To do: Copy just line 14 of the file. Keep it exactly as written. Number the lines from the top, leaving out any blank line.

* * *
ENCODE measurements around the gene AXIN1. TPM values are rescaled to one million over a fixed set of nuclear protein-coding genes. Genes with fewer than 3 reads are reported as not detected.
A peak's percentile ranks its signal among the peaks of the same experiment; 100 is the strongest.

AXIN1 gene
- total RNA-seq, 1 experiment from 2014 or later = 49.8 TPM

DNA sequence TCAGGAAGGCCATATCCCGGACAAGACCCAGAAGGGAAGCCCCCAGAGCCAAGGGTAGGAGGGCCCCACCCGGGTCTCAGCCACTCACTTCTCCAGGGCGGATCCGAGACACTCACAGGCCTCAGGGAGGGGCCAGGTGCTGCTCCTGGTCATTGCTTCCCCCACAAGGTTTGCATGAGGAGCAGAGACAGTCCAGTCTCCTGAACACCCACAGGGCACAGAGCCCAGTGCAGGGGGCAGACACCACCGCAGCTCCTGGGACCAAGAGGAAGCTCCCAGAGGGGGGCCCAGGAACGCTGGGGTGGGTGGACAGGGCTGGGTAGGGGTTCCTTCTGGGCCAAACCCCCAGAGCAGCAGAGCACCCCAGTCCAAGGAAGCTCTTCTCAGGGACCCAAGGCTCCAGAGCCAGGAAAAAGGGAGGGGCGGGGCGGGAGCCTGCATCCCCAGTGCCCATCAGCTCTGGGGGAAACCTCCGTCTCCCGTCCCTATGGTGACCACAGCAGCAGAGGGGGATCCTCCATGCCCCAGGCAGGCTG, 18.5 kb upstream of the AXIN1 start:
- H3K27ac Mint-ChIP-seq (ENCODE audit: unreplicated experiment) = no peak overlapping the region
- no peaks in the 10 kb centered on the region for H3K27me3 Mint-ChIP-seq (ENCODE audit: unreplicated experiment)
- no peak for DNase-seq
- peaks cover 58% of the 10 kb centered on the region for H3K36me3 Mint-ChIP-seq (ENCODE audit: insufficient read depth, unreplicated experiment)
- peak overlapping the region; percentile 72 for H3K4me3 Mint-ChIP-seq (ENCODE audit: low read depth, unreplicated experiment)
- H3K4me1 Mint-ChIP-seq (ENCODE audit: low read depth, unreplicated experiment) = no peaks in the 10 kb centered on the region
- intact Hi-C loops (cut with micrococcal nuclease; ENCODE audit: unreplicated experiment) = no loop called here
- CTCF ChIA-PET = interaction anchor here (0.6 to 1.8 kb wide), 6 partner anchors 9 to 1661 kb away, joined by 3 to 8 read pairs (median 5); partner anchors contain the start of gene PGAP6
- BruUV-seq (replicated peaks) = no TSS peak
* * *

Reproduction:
- BruUV-seq (replicated peaks) = no TSS peak